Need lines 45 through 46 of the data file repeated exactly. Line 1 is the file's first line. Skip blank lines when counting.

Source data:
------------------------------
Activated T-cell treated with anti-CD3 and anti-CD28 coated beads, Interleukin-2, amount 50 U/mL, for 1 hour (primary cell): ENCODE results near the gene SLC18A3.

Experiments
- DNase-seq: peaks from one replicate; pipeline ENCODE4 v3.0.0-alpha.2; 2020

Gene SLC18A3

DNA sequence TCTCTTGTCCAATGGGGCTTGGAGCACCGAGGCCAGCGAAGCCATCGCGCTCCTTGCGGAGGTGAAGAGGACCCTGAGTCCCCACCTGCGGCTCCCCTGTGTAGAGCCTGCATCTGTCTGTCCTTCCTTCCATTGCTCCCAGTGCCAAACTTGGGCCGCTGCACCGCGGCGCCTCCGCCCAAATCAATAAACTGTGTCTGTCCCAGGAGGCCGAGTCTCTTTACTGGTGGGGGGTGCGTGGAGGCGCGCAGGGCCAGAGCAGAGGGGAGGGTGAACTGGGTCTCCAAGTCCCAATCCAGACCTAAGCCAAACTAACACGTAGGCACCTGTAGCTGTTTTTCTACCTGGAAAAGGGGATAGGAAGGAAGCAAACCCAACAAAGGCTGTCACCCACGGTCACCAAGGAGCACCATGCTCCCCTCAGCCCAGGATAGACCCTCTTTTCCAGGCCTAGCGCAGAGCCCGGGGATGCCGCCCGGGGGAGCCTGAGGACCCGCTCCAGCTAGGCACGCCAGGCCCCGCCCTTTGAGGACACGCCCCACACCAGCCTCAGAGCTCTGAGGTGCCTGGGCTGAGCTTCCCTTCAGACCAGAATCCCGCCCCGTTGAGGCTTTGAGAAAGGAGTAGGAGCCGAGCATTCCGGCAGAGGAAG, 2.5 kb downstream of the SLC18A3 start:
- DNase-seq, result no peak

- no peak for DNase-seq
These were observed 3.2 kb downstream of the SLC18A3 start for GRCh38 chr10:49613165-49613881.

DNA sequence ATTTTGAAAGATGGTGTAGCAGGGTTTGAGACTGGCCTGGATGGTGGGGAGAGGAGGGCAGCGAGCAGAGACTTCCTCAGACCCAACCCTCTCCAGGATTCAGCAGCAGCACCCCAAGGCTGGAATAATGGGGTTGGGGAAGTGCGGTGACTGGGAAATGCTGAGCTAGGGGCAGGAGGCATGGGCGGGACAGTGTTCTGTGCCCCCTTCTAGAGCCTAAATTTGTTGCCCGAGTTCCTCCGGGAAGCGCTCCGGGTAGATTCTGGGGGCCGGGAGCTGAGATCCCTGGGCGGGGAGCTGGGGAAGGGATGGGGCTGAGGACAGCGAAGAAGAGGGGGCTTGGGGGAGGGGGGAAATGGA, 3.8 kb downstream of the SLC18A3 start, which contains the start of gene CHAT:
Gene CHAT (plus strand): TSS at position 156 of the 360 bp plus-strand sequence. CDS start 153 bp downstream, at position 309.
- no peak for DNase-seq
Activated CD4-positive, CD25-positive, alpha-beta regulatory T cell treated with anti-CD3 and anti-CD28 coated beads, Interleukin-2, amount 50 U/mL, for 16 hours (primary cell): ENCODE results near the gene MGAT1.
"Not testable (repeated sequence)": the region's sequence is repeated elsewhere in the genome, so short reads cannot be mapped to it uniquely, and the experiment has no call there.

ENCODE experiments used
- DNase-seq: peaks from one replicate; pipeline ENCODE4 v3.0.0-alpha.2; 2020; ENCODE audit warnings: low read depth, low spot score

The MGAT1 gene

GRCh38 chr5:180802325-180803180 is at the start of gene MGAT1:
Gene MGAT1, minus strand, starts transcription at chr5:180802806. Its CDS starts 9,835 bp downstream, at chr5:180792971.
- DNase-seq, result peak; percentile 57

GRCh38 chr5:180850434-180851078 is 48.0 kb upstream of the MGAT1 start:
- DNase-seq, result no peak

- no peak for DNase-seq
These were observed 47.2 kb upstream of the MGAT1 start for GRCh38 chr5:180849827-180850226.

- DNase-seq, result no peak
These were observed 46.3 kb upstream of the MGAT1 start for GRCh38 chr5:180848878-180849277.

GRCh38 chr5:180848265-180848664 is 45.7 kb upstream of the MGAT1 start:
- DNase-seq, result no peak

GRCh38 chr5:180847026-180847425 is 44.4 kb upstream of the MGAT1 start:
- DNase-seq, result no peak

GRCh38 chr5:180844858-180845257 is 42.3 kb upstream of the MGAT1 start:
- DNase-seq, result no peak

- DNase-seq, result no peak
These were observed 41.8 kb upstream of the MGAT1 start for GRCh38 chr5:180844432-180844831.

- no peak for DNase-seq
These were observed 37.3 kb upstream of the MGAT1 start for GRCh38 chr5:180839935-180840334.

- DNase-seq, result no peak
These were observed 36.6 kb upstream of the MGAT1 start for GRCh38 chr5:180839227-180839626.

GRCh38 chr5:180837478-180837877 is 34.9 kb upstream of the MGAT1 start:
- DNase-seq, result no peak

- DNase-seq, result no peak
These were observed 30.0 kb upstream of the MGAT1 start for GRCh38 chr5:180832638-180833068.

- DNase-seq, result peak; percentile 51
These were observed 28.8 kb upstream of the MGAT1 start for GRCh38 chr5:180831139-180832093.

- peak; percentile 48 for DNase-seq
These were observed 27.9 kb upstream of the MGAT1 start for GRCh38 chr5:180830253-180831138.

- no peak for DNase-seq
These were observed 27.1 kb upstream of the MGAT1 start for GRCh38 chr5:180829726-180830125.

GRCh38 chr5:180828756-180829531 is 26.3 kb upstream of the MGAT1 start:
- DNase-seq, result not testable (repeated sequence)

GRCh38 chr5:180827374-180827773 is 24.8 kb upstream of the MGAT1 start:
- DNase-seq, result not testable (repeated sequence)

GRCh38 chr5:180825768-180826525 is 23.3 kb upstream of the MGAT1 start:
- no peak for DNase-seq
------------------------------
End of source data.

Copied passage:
These were observed 27.9 kb upstream of the MGAT1 start for GRCh38 chr5:180830253-180831138.

- no peak for DNase-seq